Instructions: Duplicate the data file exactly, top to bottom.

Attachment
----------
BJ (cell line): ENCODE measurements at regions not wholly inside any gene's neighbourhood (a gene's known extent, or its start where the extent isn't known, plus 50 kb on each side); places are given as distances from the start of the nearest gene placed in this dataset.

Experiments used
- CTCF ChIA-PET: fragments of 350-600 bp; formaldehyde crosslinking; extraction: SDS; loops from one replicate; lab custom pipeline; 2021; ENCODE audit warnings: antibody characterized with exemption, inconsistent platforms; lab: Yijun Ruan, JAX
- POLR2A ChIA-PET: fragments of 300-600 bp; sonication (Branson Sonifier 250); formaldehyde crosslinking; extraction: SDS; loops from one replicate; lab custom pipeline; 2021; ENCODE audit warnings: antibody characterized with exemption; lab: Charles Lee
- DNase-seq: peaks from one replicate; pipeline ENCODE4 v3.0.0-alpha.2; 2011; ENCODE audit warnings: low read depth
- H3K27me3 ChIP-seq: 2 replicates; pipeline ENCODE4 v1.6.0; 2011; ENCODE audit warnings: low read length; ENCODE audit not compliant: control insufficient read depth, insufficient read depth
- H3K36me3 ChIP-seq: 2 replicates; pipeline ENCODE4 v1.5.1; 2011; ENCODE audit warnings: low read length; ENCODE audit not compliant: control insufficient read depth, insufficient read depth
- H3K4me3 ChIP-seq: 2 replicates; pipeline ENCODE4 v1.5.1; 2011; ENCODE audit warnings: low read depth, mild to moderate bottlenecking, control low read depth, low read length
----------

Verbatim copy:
BJ (cell line): ENCODE measurements at regions not wholly inside any gene's neighbourhood (a gene's known extent, or its start where the extent isn't known, plus 50 kb on each side); places are given as distances from the start of the nearest gene placed in this dataset.

Experiments used
- CTCF ChIA-PET: fragments of 350-600 bp; formaldehyde crosslinking; extraction: SDS; loops from one replicate; lab custom pipeline; 2021; ENCODE audit warnings: antibody characterized with exemption, inconsistent platforms; lab: Yijun Ruan, JAX
- POLR2A ChIA-PET: fragments of 300-600 bp; sonication (Branson Sonifier 250); formaldehyde crosslinking; extraction: SDS; loops from one replicate; lab custom pipeline; 2021; ENCODE audit warnings: antibody characterized with exemption; lab: Charles Lee
- DNase-seq: peaks from one replicate; pipeline ENCODE4 v3.0.0-alpha.2; 2011; ENCODE audit warnings: low read depth
- H3K27me3 ChIP-seq: 2 replicates; pipeline ENCODE4 v1.6.0; 2011; ENCODE audit warnings: low read length; ENCODE audit not compliant: control insufficient read depth, insufficient read depth
- H3K36me3 ChIP-seq: 2 replicates; pipeline ENCODE4 v1.5.1; 2011; ENCODE audit warnings: low read length; ENCODE audit not compliant: control insufficient read depth, insufficient read depth
- H3K4me3 ChIP-seq: 2 replicates; pipeline ENCODE4 v1.5.1; 2011; ENCODE audit warnings: low read depth, mild to moderate bottlenecking, control low read depth, low read length